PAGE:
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Gene Ther. 2003 Jun;10(11):941-5.

Immune responses to replication-defective HSV-1 type vectors within the CNS: implications for gene therapy.

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  • 1Department of Neurology, University of Rochester School of Medicine and Dentistry, Rochester, NY 14642, USA.Rochester, NY 14642, USA.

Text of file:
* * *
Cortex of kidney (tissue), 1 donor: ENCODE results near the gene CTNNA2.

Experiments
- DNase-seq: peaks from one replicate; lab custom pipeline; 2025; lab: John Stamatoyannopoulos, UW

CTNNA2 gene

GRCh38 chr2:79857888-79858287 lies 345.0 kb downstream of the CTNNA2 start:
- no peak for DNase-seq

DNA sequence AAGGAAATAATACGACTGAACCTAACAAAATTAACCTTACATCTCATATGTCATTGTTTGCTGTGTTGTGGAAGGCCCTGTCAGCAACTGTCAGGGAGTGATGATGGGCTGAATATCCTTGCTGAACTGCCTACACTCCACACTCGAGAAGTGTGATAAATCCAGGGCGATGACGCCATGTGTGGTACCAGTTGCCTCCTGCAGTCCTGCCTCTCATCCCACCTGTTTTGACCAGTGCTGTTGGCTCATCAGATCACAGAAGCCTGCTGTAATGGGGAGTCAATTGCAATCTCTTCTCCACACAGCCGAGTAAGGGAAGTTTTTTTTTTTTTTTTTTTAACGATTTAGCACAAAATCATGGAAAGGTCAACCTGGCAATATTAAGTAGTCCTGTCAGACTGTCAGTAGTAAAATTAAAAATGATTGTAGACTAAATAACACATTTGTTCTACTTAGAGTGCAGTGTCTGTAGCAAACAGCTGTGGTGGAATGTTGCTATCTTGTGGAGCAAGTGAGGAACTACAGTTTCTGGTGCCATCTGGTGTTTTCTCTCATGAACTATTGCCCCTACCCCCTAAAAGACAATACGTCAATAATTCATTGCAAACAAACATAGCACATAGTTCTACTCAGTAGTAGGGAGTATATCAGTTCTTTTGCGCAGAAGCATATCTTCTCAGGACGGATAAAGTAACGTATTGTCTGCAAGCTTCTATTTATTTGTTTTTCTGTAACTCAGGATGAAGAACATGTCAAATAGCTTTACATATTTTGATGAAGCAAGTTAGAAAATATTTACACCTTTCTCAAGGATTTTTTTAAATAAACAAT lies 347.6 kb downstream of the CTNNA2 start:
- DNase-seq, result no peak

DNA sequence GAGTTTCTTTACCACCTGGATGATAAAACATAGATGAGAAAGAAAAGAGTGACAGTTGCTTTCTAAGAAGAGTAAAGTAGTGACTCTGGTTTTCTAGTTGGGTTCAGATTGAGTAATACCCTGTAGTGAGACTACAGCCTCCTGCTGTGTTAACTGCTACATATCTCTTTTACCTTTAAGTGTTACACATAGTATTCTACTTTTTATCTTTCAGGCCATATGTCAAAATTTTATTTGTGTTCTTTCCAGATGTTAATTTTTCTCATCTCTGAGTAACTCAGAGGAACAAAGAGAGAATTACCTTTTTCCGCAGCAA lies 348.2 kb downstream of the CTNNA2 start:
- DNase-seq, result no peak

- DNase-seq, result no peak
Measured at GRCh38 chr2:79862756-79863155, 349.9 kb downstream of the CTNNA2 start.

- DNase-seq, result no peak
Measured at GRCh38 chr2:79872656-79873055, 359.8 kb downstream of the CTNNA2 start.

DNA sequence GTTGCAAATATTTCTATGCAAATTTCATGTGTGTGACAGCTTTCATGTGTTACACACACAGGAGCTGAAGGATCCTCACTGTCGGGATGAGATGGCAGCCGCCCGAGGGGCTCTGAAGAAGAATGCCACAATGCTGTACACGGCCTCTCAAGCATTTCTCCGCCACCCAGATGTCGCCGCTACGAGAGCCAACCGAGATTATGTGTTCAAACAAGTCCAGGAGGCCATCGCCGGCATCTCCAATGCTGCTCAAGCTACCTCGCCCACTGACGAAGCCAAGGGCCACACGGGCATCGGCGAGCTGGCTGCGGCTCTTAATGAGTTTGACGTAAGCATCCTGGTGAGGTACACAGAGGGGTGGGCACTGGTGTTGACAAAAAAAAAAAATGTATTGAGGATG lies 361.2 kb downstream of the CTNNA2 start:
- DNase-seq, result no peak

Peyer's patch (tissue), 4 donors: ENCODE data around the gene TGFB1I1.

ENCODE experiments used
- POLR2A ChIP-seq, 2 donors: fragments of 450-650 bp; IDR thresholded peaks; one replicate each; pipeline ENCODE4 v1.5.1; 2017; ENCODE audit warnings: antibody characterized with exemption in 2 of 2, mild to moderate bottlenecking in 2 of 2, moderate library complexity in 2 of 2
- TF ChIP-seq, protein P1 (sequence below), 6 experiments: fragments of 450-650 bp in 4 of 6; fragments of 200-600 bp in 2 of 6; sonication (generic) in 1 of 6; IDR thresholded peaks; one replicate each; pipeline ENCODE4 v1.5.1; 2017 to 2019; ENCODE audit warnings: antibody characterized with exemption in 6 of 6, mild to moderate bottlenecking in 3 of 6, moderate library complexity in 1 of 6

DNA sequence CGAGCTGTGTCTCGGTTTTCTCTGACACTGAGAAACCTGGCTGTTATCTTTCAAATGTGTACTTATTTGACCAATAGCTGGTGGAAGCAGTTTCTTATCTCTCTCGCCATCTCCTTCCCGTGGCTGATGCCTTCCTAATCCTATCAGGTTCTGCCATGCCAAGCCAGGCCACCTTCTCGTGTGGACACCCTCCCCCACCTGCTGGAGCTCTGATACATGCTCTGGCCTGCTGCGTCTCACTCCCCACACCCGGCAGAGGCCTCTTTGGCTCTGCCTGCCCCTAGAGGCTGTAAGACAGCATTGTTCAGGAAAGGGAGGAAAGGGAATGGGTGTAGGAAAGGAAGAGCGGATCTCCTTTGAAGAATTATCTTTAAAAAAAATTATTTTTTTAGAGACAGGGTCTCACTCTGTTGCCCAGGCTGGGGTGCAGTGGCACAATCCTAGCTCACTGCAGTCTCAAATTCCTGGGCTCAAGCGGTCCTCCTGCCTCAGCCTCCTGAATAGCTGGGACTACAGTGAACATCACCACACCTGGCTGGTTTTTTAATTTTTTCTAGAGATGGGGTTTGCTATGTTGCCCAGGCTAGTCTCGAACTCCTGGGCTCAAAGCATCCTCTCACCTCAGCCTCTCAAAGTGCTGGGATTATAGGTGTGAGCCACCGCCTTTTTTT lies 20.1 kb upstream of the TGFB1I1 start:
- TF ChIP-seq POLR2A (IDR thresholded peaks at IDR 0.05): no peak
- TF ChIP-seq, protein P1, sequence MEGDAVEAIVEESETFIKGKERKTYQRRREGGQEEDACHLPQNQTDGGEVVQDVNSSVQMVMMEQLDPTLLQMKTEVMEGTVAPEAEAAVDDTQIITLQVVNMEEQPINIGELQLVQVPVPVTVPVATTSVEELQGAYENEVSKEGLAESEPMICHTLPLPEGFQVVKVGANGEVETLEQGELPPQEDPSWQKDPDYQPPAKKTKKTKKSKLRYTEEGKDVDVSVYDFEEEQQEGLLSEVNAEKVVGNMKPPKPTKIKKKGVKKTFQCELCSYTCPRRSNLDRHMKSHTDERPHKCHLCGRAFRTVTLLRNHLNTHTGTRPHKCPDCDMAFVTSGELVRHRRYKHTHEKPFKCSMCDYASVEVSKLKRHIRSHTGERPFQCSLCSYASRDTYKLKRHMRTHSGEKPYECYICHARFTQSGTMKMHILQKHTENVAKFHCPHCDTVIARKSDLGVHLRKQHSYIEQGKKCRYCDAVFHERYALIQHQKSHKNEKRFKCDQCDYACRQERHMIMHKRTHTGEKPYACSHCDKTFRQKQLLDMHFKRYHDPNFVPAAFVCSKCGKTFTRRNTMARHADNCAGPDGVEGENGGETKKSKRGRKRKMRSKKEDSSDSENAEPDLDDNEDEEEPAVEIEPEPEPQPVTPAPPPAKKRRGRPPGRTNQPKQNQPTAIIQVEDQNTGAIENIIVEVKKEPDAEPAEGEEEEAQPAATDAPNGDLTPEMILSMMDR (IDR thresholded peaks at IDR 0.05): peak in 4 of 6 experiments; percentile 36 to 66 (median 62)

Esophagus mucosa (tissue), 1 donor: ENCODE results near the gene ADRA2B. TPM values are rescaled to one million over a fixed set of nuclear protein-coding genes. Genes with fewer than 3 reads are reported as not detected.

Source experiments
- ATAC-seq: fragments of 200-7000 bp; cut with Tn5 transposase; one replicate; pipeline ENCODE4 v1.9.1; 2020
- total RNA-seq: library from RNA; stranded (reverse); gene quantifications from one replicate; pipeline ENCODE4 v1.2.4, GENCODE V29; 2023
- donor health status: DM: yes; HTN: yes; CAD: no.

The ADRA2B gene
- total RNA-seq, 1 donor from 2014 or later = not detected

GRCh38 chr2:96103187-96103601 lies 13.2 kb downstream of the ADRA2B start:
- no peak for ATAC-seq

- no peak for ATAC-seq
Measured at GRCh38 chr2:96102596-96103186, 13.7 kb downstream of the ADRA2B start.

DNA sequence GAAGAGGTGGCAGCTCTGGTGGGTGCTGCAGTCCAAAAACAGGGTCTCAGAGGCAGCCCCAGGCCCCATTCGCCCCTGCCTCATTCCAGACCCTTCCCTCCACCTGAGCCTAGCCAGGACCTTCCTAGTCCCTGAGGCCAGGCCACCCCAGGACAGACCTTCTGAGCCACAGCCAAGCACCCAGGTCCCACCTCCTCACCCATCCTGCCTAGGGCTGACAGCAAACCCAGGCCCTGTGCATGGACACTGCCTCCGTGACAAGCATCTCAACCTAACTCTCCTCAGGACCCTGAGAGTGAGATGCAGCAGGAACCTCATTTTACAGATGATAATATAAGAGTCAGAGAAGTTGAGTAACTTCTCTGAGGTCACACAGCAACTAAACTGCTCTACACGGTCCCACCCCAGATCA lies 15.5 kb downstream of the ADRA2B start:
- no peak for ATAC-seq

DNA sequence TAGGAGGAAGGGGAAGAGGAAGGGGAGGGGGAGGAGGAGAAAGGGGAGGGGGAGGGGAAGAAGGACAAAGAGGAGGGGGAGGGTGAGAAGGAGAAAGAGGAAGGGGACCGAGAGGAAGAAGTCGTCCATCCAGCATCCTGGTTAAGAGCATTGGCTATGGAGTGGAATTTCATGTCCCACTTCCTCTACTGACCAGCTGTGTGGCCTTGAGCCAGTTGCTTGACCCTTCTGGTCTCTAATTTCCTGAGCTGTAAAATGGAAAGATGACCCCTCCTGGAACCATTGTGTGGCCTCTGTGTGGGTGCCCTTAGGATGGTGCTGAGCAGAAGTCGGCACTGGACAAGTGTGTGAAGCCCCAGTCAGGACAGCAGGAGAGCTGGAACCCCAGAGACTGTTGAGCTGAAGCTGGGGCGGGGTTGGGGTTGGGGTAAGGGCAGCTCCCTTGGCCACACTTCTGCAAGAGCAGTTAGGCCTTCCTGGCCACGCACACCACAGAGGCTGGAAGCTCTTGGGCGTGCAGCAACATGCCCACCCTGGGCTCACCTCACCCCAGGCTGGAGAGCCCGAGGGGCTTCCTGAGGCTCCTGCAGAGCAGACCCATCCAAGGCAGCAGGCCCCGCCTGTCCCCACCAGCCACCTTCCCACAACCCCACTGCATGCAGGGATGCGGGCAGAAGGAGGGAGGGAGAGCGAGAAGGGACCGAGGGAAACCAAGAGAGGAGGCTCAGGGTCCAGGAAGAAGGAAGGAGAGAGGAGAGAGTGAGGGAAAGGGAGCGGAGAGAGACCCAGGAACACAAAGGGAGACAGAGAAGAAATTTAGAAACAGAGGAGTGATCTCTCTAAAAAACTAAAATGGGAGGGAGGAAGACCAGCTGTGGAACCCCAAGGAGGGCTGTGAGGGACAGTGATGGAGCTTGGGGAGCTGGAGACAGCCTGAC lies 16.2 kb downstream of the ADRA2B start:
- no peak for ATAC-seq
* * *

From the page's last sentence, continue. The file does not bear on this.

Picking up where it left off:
Herpes simplex virus (HSV) is a naturally occurring double-stranded DNA virus that has been adapted into an efficient vector for in vivo gene transfer. HSV-based vectors exhibit wide tropism, large transgene size capacity, and moderately prolonged transgene expression profiles. Clinical implementation of HSV vector-based gene therapy for prevention and/or amelioration of human diseases eventually will be realized, but inherently this goal presents a series of significant challenges, one of which relates to issues of immune system involvement. Few experimental reports have detailed HSV vector-engendered immune responses and subsequent resolution events primarily within the confines of the central nervous system. Herein, we describe the immunobiology of HSV and its derived vector platforms, thus providing an initiation point from where to propose requisite experimental investigation and potential approaches to prevent and/or counter adverse antivector immune responses.

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